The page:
The popular image of the Press Gang. In practice the most effective method of pressing may have been taking seamen off merchant ships – a measure undertaken by Captain Browne against the master of the Recompense
One of the incidents in which Letch and Kent accused Browne of behaving tyrannically was described by Browne himself in terms that show he was an often-violent man. A merchant-brig, the Recompense, in a convoy escorted by Hermes, almost collided with her. Lieutenant Kent suggested that the Recompense’s master be brought on board Hermes, essentially for a dressing down. The master, very unwisely “on coming on board, behaved even then with great insolence and effrontery; and that your memorialist (i.e. Browne), excessively irritated by his demeanour, and by the insolent threat of personal chastisement, by which the ship-master had so recently outraged his feelings, asked him what he meant by such abuse, and if he could now make good his threat, and face him as a man, and that he, the memorialist, would take no advantage, although in his own ship”. Browne was prepared to settle the matter with his fists “and then threw off his coat for the purpose.” The Recompense’s master was in no mood to risk this and “to avoid fighting, lay down on the deck of his own accord; and your memorialist declaring he would not strike him when down, ordered some marines who stood by to raise him up: but his clothes were not torn; he received no abuse except being called a damned Irishman, nor was the smallest violence offered to him; neither did the memorialist ever attempt to strike him.” Browne then asked the master “if he would meet him on shore singly to execute his threat” – i.e. meet him in a duel – which the wretched master refused. Browne then “put on his coat and left him, desiring Lieutenant Kent to see him on board (the Recompense) and to press any man that he might find liable.” This latter was especially hard on the master, since he lost seaman through “pressing” – i.e. forcible enlistment in the Navy – and would have found it difficult to complete this voyage with a reduced crew.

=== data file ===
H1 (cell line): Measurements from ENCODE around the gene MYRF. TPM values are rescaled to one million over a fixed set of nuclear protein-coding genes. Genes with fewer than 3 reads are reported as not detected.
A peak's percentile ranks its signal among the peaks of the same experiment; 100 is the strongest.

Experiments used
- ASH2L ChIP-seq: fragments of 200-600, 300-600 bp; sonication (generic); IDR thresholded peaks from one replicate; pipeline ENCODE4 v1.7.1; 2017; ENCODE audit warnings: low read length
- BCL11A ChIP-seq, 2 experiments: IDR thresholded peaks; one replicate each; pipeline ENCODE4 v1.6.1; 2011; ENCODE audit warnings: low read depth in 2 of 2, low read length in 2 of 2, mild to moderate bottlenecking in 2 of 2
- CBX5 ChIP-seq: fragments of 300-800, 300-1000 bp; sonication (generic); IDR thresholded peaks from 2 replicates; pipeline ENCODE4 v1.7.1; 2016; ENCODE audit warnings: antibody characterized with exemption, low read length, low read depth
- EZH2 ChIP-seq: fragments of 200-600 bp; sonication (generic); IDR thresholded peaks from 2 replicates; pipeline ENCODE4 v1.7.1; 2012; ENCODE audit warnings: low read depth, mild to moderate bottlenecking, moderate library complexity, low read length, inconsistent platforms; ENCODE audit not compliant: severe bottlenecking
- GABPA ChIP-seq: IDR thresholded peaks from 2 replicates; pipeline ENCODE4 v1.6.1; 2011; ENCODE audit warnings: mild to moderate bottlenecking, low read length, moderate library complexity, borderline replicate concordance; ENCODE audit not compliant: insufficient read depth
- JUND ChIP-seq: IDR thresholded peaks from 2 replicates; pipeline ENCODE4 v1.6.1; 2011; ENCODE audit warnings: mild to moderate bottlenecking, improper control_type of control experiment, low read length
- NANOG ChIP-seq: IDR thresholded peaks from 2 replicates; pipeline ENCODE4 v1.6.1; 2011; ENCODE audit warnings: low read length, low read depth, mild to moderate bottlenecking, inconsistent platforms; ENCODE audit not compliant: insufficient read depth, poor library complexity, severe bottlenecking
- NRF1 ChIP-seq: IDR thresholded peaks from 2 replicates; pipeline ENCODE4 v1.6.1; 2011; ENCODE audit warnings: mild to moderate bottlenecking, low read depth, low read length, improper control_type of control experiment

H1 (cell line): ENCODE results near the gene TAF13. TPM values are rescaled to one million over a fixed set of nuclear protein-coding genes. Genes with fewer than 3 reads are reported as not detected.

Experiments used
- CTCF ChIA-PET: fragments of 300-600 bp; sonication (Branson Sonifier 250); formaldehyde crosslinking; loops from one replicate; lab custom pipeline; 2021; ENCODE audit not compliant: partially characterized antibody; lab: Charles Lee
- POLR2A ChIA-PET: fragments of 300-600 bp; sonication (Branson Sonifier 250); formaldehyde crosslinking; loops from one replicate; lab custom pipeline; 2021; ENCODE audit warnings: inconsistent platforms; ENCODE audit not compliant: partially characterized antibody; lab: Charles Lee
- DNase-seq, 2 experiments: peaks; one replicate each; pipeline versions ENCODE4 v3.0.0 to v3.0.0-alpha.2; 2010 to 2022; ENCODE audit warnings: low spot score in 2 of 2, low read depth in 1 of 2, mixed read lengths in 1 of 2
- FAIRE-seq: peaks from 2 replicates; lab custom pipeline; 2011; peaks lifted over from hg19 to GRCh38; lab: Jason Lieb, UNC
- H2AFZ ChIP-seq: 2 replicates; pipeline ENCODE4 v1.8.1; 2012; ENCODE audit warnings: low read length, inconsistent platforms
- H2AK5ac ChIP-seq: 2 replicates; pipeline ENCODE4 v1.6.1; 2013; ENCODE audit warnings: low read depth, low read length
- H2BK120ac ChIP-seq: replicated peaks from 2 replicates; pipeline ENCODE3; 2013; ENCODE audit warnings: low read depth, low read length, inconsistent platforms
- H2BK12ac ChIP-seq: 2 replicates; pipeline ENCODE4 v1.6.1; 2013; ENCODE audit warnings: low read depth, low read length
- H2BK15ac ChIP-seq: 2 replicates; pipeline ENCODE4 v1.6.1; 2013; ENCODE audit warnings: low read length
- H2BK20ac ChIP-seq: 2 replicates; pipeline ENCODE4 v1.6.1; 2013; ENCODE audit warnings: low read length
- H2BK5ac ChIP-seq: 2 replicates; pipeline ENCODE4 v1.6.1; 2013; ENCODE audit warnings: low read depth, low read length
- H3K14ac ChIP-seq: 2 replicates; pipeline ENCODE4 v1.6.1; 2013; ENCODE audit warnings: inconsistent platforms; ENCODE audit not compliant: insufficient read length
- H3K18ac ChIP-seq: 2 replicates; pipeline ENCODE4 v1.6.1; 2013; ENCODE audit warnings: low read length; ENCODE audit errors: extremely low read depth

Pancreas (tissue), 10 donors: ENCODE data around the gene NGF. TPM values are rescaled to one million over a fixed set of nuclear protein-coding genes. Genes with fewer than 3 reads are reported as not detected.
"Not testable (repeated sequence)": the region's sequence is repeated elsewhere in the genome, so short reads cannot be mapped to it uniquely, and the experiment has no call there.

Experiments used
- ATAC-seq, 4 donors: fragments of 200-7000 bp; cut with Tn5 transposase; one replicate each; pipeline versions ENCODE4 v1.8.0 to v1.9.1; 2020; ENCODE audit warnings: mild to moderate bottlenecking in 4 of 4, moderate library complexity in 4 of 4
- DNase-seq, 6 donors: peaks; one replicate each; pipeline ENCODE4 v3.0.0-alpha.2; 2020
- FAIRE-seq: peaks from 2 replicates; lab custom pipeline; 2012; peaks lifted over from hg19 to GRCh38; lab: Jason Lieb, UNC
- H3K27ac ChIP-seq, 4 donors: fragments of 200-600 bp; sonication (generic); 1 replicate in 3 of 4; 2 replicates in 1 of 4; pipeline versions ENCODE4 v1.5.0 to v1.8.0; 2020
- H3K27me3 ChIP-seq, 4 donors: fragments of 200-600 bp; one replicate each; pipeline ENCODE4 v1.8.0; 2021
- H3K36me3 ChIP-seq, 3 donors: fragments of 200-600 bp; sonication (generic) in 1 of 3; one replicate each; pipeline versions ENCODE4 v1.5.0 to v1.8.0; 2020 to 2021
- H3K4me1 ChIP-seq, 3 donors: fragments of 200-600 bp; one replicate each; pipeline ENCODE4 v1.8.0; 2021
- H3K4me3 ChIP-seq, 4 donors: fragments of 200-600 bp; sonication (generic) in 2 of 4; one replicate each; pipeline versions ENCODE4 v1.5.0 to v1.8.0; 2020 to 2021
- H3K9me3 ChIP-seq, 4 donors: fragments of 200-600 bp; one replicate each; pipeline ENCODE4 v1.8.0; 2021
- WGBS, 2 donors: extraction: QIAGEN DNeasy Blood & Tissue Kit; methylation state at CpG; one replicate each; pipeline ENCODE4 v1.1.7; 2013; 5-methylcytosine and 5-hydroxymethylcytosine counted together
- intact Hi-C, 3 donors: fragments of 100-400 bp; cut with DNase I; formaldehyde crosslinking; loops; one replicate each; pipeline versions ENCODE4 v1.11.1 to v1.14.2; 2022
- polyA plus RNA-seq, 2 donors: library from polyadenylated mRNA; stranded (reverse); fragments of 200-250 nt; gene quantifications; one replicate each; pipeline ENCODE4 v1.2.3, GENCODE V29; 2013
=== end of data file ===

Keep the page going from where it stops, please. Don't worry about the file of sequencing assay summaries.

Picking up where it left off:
The Admiral’s cabin on HMS Victory – the sort of imposing, and intimidating, location in which an officer’s court martial would be held
It is unlikely that members of the Court Martial were particularly shocked by these sorts of incidents – some might have been guilty of the like themselves – and would have merited only a reproof. Two of the seven charges that Letch laid against Browne were however very serious: “fraud on the government, and false muster” – the last implying that the crew list was inflated by “ghosts”, for whom payment would be claimed.
In the event Browne was convicted and dismissed the service, something that reflected heavily on his honour in view of the fraud charge. He fought back, sought legal opinion – which was that the court martial had been ill conducted – and he even had the case raised in parliament. The matter dragged on for two years, to 1816. The law officers of the Crown, declared unhesitatingly that “the proceedings of the court were informal and irregular”, and that there was nothing in the evidence which could warrant the sentence passed against Captain Browne. The outcome was that his name was cleared and he was reinstated in his rank.